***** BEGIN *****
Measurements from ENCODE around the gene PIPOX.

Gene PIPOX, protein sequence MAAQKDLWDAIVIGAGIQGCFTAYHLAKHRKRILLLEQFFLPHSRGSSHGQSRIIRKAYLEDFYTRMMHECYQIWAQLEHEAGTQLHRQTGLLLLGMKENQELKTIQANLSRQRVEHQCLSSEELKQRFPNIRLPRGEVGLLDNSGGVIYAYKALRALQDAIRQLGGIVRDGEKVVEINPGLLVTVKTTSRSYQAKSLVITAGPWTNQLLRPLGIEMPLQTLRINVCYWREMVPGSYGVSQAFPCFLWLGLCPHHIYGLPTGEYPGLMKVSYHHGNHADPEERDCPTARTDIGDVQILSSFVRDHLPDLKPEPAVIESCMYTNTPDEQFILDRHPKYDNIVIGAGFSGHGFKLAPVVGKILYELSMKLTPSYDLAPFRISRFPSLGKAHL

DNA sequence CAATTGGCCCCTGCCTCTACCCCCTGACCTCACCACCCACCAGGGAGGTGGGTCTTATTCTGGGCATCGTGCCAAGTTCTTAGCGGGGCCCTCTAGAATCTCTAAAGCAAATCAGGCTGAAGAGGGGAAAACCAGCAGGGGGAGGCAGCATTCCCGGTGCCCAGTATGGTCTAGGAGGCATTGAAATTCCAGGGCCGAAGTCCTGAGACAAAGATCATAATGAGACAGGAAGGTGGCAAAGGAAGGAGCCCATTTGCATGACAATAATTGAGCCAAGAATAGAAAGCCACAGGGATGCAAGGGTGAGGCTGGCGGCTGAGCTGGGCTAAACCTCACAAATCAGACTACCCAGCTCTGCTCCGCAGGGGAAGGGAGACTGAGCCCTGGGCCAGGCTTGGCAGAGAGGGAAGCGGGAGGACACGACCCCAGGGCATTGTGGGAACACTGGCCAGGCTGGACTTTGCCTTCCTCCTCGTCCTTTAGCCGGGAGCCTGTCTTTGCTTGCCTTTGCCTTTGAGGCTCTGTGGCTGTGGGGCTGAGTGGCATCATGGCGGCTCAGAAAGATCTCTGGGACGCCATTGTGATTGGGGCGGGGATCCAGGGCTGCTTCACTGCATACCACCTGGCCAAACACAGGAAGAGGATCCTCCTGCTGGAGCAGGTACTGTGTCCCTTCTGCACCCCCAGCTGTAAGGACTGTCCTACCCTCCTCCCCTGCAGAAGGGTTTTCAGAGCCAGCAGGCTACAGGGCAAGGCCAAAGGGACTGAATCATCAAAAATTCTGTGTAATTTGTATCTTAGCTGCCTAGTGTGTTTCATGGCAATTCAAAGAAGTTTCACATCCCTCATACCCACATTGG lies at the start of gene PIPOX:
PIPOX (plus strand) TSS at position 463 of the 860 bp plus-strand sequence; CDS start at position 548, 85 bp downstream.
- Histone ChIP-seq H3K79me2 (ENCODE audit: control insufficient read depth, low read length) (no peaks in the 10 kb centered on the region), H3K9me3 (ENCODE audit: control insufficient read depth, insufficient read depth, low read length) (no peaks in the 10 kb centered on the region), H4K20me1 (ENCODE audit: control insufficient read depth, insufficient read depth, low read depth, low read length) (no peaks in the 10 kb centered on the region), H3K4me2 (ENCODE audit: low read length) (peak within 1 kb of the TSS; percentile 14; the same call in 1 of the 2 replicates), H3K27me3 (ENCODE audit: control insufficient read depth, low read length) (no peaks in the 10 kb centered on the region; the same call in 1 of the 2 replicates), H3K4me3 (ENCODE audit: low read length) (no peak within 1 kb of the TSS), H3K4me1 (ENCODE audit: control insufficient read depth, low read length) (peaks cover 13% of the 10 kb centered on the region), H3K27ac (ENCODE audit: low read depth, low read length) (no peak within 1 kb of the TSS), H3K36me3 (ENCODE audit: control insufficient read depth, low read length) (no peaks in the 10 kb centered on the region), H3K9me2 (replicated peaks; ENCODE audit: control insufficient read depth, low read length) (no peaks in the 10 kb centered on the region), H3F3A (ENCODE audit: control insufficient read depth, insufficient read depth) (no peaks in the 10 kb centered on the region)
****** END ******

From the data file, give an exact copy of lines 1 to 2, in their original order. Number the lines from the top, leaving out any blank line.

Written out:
Measurements from ENCODE around the gene PIPOX.

Gene PIPOX, protein sequence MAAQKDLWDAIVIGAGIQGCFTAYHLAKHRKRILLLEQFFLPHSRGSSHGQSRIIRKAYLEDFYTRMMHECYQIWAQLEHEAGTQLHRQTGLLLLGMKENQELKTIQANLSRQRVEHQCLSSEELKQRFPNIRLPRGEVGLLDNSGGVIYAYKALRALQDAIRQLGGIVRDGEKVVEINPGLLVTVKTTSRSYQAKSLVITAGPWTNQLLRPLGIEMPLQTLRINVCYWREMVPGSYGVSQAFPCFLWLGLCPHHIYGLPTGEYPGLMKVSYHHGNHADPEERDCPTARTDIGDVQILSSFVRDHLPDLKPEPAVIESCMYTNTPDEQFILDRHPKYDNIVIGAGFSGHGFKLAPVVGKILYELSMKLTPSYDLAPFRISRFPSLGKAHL